Results 1  10
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14
Approximation algorithms via contraction decomposition
 Proc. 18th Ann. ACMSIAM Symp. Discrete Algorithms ACMSIAM symposium on Discrete algorithms
, 2007
"... We prove that the edges of every graph of bounded (Euler) genus can be partitioned into any prescribed number k of pieces such that contracting any piece results in a graph of bounded treewidth (where the bound depends on k). This decomposition result parallels an analogous, simpler result for edge ..."
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Cited by 24 (7 self)
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We prove that the edges of every graph of bounded (Euler) genus can be partitioned into any prescribed number k of pieces such that contracting any piece results in a graph of bounded treewidth (where the bound depends on k). This decomposition result parallels an analogous, simpler result for edge deletions instead of contractions, obtained in [Bak94, Epp00, DDO + 04, DHK05], and it generalizes a similar result for “compression ” (a variant of contraction) in planar graphs [Kle05]. Our decomposition result is a powerful tool for obtaining PTASs for contractionclosed problems (whose optimal solution only improves under contraction), a much more general class than minorclosed problems. We prove that any contractionclosed problem satisfying just a few simple conditions has a PTAS in boundedgenus graphs. In particular, our framework yields PTASs for the weighted Traveling Salesman Problem and for minimumweight cedgeconnected submultigraph on boundedgenus graphs, improving and generalizing previous algorithms of [GKP95, AGK + 98, Kle05, Gri00, CGSZ04, BCGZ05]. We also highlight the only main difficulty in extending our results to general Hminorfree graphs.
Expander graphs, gonality and variation of Galois representations, arXiv:1008.3675 [EMV
 Duke Math. J
"... Abstract. We show that families of coverings of an algebraic curve where the associated CayleySchreier graphs form an expander family exhibit strong forms of geometric growth. Combining this general result with finiteness statements for rational points under such conditions, we derive results conce ..."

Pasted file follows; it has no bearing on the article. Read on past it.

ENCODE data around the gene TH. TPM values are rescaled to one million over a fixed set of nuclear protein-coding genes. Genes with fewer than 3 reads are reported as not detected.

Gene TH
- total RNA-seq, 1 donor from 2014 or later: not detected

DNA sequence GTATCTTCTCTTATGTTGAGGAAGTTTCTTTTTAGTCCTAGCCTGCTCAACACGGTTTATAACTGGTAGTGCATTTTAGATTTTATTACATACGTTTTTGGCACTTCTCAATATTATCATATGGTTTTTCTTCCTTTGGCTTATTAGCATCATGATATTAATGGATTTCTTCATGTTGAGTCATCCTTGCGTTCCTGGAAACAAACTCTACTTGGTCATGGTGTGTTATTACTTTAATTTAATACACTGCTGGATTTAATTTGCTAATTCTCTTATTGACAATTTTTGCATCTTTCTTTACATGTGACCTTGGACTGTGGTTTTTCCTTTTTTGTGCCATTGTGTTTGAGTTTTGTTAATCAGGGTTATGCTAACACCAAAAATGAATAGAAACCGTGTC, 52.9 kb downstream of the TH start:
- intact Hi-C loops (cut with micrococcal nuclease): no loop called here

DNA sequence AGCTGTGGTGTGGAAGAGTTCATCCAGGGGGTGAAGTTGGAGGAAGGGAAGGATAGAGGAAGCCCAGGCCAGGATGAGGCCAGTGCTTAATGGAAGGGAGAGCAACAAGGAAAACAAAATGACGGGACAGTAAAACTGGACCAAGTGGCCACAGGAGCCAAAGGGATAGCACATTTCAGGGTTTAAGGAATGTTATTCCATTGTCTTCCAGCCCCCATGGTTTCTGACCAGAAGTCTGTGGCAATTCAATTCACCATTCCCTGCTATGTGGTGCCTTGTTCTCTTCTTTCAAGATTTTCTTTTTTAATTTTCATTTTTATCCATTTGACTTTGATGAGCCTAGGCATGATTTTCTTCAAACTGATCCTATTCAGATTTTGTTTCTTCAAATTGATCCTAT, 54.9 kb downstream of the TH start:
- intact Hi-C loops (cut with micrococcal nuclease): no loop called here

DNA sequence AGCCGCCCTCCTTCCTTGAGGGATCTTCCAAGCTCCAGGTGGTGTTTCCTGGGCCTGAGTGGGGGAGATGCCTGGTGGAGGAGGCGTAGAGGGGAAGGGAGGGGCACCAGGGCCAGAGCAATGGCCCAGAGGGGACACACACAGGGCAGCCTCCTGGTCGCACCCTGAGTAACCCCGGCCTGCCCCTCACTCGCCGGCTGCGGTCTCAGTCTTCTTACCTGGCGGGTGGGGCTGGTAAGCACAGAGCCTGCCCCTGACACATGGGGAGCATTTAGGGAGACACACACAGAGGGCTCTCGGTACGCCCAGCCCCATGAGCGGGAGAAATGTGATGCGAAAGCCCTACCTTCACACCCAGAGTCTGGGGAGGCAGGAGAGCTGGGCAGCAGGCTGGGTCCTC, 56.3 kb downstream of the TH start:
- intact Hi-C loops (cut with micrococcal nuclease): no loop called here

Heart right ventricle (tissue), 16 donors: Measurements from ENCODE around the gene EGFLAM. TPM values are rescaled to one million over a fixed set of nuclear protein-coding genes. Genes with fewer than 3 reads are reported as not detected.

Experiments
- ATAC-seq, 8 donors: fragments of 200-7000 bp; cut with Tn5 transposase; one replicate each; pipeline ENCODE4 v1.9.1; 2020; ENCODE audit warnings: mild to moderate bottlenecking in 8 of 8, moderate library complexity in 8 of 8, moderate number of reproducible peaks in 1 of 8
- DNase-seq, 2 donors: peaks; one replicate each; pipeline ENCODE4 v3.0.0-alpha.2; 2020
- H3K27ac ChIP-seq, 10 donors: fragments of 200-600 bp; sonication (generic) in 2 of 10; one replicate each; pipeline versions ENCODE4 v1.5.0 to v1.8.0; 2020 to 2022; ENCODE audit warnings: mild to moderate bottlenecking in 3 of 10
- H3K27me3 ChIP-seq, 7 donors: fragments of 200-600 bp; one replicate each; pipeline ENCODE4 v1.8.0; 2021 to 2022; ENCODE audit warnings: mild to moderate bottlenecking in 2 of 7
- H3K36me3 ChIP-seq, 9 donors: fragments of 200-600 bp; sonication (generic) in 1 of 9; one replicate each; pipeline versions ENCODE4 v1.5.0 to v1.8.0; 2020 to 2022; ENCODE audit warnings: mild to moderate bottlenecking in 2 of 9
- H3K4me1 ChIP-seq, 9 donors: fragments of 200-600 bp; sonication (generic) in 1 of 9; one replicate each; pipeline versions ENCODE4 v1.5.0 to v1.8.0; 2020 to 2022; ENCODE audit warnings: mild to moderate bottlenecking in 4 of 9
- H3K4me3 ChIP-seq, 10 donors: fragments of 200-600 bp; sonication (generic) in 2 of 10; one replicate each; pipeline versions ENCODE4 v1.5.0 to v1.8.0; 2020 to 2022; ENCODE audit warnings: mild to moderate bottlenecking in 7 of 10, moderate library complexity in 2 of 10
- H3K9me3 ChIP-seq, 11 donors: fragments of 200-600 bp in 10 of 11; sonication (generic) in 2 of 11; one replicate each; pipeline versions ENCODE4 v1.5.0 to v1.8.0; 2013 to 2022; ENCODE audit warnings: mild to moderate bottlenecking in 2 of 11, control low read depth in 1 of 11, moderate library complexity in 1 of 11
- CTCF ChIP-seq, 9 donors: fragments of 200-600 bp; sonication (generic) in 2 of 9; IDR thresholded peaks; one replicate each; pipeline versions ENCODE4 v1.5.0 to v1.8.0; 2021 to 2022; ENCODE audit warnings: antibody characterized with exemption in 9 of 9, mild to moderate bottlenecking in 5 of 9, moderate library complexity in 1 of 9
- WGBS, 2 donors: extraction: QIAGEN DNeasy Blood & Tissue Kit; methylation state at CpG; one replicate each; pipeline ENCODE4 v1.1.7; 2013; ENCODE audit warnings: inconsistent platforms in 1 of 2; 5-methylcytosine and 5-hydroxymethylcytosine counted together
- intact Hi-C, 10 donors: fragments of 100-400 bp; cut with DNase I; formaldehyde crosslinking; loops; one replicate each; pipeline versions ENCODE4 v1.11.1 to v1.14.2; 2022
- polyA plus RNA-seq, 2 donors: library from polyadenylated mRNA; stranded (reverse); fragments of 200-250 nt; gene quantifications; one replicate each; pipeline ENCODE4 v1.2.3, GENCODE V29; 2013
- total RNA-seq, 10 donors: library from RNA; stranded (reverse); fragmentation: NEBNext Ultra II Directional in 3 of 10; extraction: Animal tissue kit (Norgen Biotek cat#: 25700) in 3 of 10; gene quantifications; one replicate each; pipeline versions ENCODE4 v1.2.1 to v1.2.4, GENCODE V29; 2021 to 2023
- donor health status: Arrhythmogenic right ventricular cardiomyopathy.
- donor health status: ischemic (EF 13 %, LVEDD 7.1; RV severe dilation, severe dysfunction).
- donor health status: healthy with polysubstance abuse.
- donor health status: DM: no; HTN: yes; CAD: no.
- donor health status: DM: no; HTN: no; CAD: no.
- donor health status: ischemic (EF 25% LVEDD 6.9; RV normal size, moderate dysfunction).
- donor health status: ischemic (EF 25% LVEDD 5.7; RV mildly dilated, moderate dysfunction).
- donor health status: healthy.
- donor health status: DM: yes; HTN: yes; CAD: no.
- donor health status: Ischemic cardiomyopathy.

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Cited by 9 (2 self)
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Abstract. We show that families of coverings of an algebraic curve where the associated CayleySchreier graphs form an expander family exhibit strong forms of geometric growth. Combining this general result with finiteness statements for rational points under such conditions, we derive results concerning the variation of Galois representations in oneparameter families of abelian varieties. 1.
On the blackbox complexity of Sperner’s Lemma
 In FCT 2005
, 2005
"... We present several results on the complexity of various forms of Sperner’s Lemma. In the blackbox model of computing, we exhibit a deterministic algorithm for Sperner problems over pseudomanifolds of arbitrary dimension. The query complexity of our algorithm is essentially linear in the separation ..."
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Cited by 8 (1 self)
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We present several results on the complexity of various forms of Sperner’s Lemma. In the blackbox model of computing, we exhibit a deterministic algorithm for Sperner problems over pseudomanifolds of arbitrary dimension. The query complexity of our algorithm is essentially linear in the separation number of the skeleton graph of the manifold and the size of its boundary. As a corollary we get an O ( √ n) deterministic query algorithm for the blackbox version of the problem 2DSPERNER, a well studied member of Papadimitriou’s complexity class PPAD. This upper bound matches the Ω ( √ n) deterministic lower bound of Crescenzi and Silvestri. In another blackbox result we prove for the same problem an Ω ( 4 √ n) lower bound for its probabilistic, and an Ω ( 8 √ n) lower bound for its quantum query complexity, showing that all these measures are polynomially related. Finally we explicit Sperner problems on a 2dimensional pseudomanifold and prove that they are complete respectively for the classes PPAD, PPADS and PPA. This is the first time that a 2dimensional Sperner problem is proved to be complete for any of the polynomial parity argument classes. 1
Spectral algorithms
, 2009
"... Summary. Spectral methods refer to the use of eigenvalues, eigenvectors, singular values and singular vectors. They are widely used in Engineering, Applied Mathematics and Statistics. More recently, spectral methods have found numerous applications in Computer Science to “discrete ” as well “continu ..."